"Prices are almost always inflated before being routinely discounted. Amid such financial flimflammery, it's virtually impossible for a patient to be a well-informed consumer of healthcare."
That was the subtitle of an article in the Los Angeles Times recently. The gist of the article is that medical bills, especially hospital bills, are almost impossible for patients to decipher because there are so many different prices for the same services, depending on the insurance status of the patient. Please click the link to read the full article — it's an eye-opener. Here are the opening paragraphs:
Susan Kovinsky underwent outpatient surgery recently at Cedars-Sinai Medical Center. The procedure, a hysterectomy, began at 10:40 a.m. By 3 p.m., she was on her way home.
The hospital bill: $65,514.97.
"When I saw that number, I was sure it couldn't be right," Kovinsky, 44, of North Hollywood told me. "How could just a few hours in the hospital cost that much?"
Yet this is a story of the healthcare system working as it's intended to. Cedars-Sinai did its job. Kovinsky's insurer, Blue Shield of California, did its job. Kovinsky has no complaints about either.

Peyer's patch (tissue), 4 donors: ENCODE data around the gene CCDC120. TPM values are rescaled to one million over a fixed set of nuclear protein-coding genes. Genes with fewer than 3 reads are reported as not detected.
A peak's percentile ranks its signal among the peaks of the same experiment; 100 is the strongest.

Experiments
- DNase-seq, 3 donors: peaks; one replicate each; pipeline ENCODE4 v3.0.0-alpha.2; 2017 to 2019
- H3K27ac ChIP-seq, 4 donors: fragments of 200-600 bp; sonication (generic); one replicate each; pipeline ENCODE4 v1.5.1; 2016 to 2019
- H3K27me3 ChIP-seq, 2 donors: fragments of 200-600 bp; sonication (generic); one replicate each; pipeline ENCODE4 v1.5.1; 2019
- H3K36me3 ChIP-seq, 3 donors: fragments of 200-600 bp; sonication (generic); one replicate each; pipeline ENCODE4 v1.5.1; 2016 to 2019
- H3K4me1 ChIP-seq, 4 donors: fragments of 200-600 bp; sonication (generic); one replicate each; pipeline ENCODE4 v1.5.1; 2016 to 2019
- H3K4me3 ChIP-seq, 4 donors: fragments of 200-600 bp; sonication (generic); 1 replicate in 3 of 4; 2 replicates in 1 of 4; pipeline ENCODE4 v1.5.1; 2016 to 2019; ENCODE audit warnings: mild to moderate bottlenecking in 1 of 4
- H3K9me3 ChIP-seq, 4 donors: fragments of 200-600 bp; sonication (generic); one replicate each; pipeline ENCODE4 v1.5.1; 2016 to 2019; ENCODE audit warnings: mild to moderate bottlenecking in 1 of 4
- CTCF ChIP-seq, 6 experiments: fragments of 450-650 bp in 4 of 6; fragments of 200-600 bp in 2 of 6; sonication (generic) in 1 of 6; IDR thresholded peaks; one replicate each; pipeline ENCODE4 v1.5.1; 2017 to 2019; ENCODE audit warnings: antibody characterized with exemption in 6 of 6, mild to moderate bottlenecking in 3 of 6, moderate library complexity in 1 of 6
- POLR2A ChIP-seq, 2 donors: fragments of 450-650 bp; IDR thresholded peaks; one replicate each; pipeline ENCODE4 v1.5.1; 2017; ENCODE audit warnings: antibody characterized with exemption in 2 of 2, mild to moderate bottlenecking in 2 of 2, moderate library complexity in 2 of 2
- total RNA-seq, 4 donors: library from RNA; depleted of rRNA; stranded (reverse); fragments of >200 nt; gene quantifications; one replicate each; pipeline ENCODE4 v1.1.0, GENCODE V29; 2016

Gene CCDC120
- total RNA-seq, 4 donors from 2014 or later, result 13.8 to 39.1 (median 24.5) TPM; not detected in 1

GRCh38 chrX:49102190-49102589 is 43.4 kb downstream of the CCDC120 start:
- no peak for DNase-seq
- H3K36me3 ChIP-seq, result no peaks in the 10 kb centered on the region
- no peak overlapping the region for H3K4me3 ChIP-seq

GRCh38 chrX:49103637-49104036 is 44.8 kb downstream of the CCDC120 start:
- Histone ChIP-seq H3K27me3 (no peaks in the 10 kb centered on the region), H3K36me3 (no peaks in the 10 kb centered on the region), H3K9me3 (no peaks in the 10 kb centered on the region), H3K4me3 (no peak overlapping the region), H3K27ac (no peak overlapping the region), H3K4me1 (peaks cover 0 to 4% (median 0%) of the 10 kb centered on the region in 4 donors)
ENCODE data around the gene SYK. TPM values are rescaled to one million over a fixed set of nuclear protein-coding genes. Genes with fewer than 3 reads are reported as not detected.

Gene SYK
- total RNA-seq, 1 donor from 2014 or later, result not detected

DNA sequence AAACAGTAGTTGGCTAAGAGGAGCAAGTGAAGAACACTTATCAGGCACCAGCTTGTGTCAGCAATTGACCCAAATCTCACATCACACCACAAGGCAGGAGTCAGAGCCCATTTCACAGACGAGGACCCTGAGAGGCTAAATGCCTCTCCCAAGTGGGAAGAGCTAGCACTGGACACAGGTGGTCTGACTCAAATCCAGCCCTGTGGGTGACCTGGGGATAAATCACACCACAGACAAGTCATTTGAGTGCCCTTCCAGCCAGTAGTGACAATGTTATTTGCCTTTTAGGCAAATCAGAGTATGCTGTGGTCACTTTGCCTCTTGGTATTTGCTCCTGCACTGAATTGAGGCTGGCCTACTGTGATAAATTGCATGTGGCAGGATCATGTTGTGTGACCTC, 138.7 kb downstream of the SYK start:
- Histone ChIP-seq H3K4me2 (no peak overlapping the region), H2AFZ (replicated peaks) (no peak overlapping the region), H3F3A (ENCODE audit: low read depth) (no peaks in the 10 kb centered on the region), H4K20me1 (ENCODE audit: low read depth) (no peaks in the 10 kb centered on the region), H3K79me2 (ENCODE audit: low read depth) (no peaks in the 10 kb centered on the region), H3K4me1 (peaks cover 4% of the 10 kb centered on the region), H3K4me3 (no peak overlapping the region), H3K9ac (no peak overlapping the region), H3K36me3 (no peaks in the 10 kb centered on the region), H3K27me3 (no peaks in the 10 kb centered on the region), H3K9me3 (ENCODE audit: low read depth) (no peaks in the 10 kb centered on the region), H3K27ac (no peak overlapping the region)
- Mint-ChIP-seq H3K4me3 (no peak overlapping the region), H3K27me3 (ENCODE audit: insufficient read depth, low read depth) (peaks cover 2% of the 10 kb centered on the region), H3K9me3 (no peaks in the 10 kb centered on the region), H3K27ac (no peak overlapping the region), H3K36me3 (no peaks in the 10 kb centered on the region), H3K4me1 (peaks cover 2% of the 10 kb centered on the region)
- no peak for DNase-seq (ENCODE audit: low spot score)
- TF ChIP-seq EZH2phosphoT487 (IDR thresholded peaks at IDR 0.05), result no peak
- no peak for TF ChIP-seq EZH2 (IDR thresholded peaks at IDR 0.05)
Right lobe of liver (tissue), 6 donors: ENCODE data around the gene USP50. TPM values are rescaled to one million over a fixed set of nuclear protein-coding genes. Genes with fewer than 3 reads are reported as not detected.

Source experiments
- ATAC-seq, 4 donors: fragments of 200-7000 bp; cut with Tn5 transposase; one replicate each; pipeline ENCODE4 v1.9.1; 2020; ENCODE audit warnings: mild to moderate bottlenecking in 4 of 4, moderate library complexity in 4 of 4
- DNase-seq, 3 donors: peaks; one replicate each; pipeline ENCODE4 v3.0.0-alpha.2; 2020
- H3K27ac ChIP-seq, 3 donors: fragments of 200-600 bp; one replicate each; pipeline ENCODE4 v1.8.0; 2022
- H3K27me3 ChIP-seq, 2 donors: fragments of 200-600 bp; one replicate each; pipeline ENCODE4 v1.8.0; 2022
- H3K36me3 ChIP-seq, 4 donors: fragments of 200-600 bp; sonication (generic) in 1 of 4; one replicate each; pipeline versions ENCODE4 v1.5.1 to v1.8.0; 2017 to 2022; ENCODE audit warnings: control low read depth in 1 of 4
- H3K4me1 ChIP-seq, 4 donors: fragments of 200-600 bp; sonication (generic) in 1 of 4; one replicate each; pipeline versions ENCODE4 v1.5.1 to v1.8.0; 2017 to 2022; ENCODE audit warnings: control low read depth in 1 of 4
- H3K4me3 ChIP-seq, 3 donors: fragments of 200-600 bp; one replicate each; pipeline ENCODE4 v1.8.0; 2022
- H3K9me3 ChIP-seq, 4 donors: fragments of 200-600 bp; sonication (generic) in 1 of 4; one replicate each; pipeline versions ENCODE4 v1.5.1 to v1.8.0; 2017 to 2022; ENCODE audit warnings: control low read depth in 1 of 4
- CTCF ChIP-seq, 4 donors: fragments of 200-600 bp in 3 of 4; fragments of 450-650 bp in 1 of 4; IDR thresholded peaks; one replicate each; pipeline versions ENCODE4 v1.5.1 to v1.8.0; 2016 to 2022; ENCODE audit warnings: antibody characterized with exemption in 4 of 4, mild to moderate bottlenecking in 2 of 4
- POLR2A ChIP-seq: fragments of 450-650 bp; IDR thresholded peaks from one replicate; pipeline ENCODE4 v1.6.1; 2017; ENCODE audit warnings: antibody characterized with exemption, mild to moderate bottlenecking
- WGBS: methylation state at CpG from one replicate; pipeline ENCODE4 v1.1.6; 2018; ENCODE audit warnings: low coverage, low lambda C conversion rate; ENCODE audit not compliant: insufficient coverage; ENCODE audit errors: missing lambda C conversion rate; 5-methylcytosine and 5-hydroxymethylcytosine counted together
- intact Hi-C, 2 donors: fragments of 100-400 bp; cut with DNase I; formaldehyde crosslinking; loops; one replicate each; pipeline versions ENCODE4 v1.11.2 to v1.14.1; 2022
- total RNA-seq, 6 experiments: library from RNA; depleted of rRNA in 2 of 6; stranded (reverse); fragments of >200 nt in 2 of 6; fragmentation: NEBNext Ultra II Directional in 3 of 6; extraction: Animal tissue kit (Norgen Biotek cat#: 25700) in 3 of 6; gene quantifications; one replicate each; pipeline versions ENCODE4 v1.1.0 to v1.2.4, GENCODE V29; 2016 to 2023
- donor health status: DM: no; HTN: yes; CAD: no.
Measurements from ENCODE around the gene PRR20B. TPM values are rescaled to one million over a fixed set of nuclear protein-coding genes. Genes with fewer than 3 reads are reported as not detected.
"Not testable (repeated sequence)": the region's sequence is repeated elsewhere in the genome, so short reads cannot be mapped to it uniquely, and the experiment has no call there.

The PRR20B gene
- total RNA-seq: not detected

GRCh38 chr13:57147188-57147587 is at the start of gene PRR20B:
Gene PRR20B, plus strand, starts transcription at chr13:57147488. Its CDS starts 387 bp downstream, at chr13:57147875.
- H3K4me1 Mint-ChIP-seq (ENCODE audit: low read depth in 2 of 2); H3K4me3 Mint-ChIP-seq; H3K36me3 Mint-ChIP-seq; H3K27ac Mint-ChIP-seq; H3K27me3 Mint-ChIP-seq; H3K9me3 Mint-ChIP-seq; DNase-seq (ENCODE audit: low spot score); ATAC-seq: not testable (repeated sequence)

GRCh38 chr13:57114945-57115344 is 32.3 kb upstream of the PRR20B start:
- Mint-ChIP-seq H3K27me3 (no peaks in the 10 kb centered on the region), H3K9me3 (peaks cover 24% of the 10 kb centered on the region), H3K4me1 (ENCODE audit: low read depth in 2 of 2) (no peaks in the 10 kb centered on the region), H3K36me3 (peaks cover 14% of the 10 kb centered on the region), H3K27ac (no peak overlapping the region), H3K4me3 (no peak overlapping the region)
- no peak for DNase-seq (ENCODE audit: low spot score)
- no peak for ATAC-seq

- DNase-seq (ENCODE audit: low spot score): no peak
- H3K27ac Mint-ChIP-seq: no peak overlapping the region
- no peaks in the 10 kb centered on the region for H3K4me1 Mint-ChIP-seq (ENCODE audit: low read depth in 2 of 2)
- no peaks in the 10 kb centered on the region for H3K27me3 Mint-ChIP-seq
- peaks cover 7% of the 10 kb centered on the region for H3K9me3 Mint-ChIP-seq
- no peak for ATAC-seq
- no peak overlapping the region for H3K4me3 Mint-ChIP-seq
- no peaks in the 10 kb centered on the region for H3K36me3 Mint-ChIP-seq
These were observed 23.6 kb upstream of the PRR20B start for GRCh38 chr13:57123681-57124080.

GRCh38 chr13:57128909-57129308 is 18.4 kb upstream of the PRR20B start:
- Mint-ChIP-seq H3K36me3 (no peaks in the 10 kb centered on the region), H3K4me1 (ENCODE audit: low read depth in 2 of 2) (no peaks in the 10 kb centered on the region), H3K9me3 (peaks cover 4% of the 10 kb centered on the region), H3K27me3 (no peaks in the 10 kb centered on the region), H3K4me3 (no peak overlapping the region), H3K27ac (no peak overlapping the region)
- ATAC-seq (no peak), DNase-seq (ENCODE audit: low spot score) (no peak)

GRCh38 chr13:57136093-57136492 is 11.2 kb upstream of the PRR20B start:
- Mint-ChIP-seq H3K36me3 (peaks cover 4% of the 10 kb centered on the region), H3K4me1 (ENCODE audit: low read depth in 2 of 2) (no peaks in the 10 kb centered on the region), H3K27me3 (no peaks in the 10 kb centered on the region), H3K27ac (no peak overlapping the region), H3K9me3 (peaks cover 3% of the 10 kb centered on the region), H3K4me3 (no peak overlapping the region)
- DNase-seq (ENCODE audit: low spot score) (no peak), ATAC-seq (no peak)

But if we ever intend to get our healthcare spending under control, clearly there's much to be done to reform a system in which a relatively common procedure and less than a day in the hospital costs more than a fully loaded 535i BMW sedan.
Kovinsky's case is illustrative of the problem. Medical bills are almost always inflated before being routinely discounted. This is done by hospitals and doctors to boost their reimbursement from insurers.
The upshot, though, is that amid such financial flimflammery, it's virtually impossible for a patient to be a well-informed consumer of healthcare.